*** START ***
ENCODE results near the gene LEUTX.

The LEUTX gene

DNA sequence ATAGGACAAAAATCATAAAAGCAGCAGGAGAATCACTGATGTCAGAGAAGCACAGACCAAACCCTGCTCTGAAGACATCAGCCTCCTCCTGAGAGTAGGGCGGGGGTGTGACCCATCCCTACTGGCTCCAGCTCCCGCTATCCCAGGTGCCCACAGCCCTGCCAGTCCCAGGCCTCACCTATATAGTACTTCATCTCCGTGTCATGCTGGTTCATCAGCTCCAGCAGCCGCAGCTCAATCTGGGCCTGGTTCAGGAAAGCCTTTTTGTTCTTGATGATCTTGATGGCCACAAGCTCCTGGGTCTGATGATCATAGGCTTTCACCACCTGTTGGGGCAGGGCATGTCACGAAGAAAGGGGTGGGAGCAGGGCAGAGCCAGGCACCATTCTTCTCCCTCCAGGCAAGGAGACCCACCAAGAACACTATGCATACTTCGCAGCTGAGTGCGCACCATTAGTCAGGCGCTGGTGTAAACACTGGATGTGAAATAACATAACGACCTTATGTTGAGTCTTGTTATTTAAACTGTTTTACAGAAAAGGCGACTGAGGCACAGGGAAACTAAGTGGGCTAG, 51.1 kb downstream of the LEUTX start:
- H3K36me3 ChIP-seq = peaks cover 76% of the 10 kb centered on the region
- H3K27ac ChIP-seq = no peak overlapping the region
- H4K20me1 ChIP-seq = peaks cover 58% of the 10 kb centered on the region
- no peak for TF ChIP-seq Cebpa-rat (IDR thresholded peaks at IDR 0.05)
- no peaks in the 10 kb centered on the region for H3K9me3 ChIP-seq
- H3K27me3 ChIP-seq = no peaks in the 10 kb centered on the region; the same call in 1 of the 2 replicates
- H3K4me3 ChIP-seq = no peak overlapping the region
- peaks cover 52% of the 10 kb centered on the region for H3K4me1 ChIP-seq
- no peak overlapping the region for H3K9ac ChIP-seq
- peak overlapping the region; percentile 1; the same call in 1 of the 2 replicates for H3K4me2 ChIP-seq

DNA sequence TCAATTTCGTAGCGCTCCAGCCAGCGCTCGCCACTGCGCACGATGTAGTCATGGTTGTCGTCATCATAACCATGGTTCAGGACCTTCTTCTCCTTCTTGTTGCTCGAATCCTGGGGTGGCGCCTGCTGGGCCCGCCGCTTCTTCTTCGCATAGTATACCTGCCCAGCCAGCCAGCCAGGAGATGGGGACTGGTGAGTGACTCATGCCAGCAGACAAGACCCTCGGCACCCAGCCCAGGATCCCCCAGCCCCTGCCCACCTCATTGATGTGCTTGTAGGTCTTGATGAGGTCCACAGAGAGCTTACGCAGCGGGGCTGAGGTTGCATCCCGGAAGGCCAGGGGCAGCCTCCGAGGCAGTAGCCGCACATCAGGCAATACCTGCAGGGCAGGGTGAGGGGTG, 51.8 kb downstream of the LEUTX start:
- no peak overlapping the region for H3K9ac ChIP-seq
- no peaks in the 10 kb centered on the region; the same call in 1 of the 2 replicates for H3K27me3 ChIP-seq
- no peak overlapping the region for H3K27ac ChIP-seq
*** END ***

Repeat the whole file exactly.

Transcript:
ENCODE results near the gene LEUTX.

The LEUTX gene

DNA sequence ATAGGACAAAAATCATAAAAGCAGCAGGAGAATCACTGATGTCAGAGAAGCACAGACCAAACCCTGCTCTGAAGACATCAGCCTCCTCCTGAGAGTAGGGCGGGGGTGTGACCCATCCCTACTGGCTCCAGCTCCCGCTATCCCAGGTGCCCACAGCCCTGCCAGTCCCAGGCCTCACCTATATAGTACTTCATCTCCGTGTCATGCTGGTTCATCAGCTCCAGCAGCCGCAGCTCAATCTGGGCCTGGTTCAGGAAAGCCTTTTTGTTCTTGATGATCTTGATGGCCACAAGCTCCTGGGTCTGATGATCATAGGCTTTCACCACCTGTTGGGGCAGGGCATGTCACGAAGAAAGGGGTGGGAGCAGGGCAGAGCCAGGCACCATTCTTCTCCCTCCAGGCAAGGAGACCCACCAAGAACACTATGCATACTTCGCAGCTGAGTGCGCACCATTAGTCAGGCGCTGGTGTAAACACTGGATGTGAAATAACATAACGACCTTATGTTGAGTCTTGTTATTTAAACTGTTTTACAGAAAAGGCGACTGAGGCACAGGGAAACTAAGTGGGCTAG, 51.1 kb downstream of the LEUTX start:
- H3K36me3 ChIP-seq = peaks cover 76% of the 10 kb centered on the region
- H3K27ac ChIP-seq = no peak overlapping the region
- H4K20me1 ChIP-seq = peaks cover 58% of the 10 kb centered on the region
- no peak for TF ChIP-seq Cebpa-rat (IDR thresholded peaks at IDR 0.05)
- no peaks in the 10 kb centered on the region for H3K9me3 ChIP-seq
- H3K27me3 ChIP-seq = no peaks in the 10 kb centered on the region; the same call in 1 of the 2 replicates
- H3K4me3 ChIP-seq = no peak overlapping the region
- peaks cover 52% of the 10 kb centered on the region for H3K4me1 ChIP-seq
- no peak overlapping the region for H3K9ac ChIP-seq
- peak overlapping the region; percentile 1; the same call in 1 of the 2 replicates for H3K4me2 ChIP-seq

DNA sequence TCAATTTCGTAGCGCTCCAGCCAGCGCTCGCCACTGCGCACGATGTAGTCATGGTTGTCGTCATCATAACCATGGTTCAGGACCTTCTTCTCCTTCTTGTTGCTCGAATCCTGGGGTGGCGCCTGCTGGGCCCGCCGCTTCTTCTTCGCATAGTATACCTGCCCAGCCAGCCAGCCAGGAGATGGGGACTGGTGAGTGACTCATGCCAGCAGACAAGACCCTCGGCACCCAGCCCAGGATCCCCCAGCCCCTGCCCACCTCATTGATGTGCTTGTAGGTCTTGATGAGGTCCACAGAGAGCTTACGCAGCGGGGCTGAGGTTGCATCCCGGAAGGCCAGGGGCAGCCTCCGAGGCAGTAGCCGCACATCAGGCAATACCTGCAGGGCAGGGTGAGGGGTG, 51.8 kb downstream of the LEUTX start:
- no peak overlapping the region for H3K9ac ChIP-seq
- no peaks in the 10 kb centered on the region; the same call in 1 of the 2 replicates for H3K27me3 ChIP-seq
- no peak overlapping the region for H3K27ac ChIP-seq